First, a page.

Friday, May 20, 2022

BIG Exclusives

Policies that took energy security for granted have put much of the world in a tough spot

Not too many years ago in the late 20th century, governments were really focused on energy security. They realized that cheap, abundant, and reliable energy supplies were essential to support industry, housing, transportation – and, indeed, our very lives. Resource-rich countries such as Canada and the United States restricted the amount of oil and natural gas that could be exported, ensuring that decades of reserves remained for domestic consumption. Resource-poor countries including Japan scrambled...

Fracking 101: Just the fracts

When I graduated from university and started my job at Shell Canada as an interpreter, I was trained on the basics of the petroleum system. To clarify, an “interpreter” in this context does not mean that I was hired to translate Greek to English. I do speak Seismic quite fluently, though, and my role as an interpreter was to translate sounds of a different type – the mysterious sound waves contained in seismic data...

Putting global emissions in perspective

Every activity, natural or manmade, from breathing to driving, generates emissions of some kind. Certain emissions are worse than others, causing pollution or, in large quantities, affecting the composition of the atmosphere. Greenhouse gases (GHGs), in particular carbon dioxide (CO2) and methane (CH4), generated by modern industry, transportation, and agriculture, have been rising steadily since the industrial revolution. These emissions are implicated in manmade influence on climate. Figure 1 shows the relative proportion of...

Climate change and energy: context for the great debate

Fifteen thousand years ago, humans walked across the Bering Strait from Asia to North America. How, you ask, did humans walk across an 80-metre-deep body of water? It was not a biblical miracle; it was because the strait was dry. Sea level was more than 100 metres lower than it is today. All that water was locked in the ice that covered much of the planet at the time. What was to become Calgary, Alberta, a city...

A look back at causes of death in the first year of COVID-19

Am I a bad person for getting excited by the discovery that the 2020 data was available in the Alberta Death database? I was anxious to dive into the information that could put that strange year in context, and perhaps shed some light on what to expect going forward. Mixed messaging, alarming on all sides, had been propagated throughout 2020 by all types of media; headlines and commentators gravely reporting the latest cluster of...

Exploring potential biases in estimating vaccine effectiveness

Since the COVID vaccines were first given emergency approval in the United States, Canada, and much of the world, the question of their effectiveness has been top of mind. We showed that vaccine effectiveness (VE) is part of the rational decision to vaccinate or not in this article, Prisoner’s dilemma and vaccination as it helps define the utility of vaccinating. Most recently, we discussed the VE against severe outcomes in Alberta, Canada, for the booster (3 doses), 2...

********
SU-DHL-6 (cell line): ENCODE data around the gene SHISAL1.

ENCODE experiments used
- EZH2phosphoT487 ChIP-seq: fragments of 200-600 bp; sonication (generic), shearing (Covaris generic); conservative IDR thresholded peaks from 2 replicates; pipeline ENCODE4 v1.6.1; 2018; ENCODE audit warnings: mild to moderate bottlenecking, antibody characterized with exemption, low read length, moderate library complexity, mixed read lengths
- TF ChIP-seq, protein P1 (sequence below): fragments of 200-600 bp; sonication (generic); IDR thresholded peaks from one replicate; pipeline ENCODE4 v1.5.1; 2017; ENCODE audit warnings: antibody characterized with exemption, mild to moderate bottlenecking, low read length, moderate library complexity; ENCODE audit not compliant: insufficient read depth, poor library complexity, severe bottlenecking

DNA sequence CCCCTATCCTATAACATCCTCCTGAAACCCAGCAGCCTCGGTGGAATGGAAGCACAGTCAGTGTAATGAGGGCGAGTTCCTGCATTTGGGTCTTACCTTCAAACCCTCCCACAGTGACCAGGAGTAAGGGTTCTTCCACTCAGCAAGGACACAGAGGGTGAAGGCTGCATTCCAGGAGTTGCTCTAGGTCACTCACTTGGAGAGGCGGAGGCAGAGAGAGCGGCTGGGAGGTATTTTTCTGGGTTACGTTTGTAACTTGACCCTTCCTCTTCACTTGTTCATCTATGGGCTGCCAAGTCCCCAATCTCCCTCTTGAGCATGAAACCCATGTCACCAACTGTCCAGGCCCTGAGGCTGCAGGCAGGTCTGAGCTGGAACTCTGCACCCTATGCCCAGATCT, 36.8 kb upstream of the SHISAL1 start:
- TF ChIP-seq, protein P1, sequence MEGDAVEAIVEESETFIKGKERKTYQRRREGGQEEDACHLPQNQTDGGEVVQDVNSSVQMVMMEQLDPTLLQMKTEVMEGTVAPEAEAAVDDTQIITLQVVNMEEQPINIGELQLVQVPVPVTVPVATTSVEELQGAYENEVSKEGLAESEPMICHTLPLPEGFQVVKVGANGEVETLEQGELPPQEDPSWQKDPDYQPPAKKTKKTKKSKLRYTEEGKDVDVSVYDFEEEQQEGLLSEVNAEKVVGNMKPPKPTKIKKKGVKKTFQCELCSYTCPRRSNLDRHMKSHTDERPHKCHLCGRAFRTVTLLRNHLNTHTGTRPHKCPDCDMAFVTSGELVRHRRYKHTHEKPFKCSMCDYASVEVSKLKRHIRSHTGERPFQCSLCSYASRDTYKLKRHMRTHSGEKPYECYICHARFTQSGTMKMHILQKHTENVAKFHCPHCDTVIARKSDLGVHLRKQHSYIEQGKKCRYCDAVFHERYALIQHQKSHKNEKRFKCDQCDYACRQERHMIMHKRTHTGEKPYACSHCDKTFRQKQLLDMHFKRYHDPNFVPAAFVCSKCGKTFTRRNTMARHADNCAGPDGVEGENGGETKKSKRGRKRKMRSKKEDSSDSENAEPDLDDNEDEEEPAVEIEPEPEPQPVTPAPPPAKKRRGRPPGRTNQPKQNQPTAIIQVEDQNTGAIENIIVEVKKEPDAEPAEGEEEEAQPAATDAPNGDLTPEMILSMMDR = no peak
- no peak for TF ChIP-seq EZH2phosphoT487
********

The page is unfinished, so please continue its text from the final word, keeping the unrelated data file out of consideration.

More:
Capturing carbon – the science and the subtleties

Modern humans have, through their daily activities, been liberating carbon at a furious pace. By “carbon”, I specifically mean carbon dioxide, or CO2, which is a naturally occurring gas molecule made up of one carbon atom and two oxygen atoms. Growing concentrations of CO2 in the atmosphere accelerated due to human activities have been linked to unwelcome climate changes, and there have been considerable political and scientific efforts to reduce these concentrations. The CO2 molecule    As detailed...

The best missed prediction: disease severity 50% lower than we predicted

Updated data from Ontario as of Jan. 15 shows vaccine effectiveness against hospitalization has dropped to just below 40%, and has stayed at about that level for two weeks. The vaccine effectiveness against new cases remains below zero, but has climbed in the last few days. The vaccine effectiveness against ICU admission dropped moderately and is holding in the mid to upper 70s. We have been following the COVID data in Ontario, Canada, as a...

Music, mathematics, and physics Part 3 – harmony and chords

Brian Russell (middle) jamming in Plaza Santa Ana, Madrid, in 2018. (Photo by Natasha Hunt) In the first part of this series – Music, mathematics, and physics – I explained why we have 12 notes in western music. In Part 2 – Music, mathematics, and physics Part 2 – musical scales – I looked at scales, which is the way these 12 notes are grouped together. In this third article, I will discuss harmony and chords,...

Omicron update: vaccine effectiveness against ICU admission holds at 80%

In a series of recent articles, the Canadian province of Ontario’s COVID data has been examined as a proxy of the Omicron variant’s surge for other jurisdictions in North America. In our last update on this series – Omicron update: vaccine effectiveness against hospitalization drops sharply - we noted that the vaccine effectiveness (VE) against cases remained negative and that the VE against hospitalization had dropped abruptly. This update, using data released Jan. 5, shows four key...